In what appeared to be the state’s fourth virus-related death, Rowan County health officials confirmed that a patient who tested positive for COVID-19 has died. Officials say the patient was in the high risk category due to age and underlying medical conditions.

Specific information about the remaining deaths is not readily available.

Another person who was traveling through North Carolina also died from COVID-19 complications. Since the patient, identified as 66-year-old Landon Spradlin, was from Virginia, his death is not counted in N.C.'s total.

“Today is a stark reminder that we must take this disease seriously,” Cooper said.

“We’ve gotta do everything we can do to help that family that’s wondering where the next paycheck is going to come [from],” Cooper said, noting that families who were on the edge have “fallen off the cliff.”

Cooper told county leaders across N.C. Tuesday that he expects coronavirus cases in all 100 counties “before the end of the week.”

Cooper says the “number one mission right now is to save lives” and protect the people of North Carolina.

Cohen spoke with county managers across the state as well, stating that about 20 percent of people who contract the virus will need hospital-level care, while 80 percent who test positive for coronavirus will get mild illness.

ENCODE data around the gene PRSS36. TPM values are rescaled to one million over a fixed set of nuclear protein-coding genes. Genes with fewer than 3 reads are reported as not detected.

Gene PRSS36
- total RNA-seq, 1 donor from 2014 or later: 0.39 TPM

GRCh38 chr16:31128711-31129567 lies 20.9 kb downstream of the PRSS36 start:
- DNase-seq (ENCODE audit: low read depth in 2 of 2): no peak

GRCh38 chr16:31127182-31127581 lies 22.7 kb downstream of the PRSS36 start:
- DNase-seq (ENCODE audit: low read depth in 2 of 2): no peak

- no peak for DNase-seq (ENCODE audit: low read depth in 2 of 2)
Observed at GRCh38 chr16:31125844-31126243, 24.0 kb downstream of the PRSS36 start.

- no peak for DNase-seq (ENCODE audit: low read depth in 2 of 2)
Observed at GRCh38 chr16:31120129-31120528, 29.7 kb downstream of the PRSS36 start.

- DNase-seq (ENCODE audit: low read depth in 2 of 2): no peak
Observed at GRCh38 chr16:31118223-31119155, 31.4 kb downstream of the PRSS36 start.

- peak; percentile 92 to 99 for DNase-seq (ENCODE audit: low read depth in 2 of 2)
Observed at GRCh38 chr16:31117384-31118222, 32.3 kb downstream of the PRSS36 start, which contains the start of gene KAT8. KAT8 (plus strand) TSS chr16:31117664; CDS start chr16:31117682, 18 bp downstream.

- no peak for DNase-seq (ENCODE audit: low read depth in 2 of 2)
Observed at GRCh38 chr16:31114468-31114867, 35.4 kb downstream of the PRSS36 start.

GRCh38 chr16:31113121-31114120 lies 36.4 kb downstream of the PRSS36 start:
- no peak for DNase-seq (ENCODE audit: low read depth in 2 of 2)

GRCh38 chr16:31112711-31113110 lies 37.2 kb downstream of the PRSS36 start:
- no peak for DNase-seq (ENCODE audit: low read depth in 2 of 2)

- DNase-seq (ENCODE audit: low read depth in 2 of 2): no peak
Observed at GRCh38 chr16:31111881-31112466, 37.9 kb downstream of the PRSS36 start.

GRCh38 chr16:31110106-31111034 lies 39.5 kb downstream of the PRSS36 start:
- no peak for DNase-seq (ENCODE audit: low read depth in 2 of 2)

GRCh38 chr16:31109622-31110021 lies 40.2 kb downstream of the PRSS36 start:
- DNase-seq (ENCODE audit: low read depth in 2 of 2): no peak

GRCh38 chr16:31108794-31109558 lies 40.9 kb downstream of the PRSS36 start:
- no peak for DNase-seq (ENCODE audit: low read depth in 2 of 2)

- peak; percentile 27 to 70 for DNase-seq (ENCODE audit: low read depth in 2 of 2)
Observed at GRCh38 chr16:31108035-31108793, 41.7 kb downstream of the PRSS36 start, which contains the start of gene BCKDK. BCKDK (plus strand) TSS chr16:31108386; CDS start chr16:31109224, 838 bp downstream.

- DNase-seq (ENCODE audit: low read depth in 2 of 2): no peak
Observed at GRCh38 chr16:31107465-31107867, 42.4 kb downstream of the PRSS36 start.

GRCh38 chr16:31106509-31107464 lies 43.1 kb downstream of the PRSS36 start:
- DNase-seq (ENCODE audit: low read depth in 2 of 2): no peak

For reference, Cohen pointed out that some of our worst flu seasons only needed 2 percent of hospital-level care.

All public K-12 schools will remain closed until May 15 under an executive order signed by Cooper.

Cooper said that despite not getting all the coronavirus tests the state requested, North Carolina has found more ways to get people who need it tested. Monday afternoon, Cooper said, there were at least 8,438 tests completed with 10,000 more tests waiting to be run.

Director of Emergency Management Michael Sprayberry said North Carolina has sent a request to FEMA and the White House for a Major Disaster Declaration, which would authorize “may of the same programs activated after a hurricane.”

Sprayberry said North Carolinians can still call 211 with any questions related to the coronavirus or assistance.


Gov. Cooper also previously issued an executive order that closes bars and restaurants to dine-in customers. The order unlocked unemployment benefits for those who lost, or lose, their job during the coronavirus outbreak.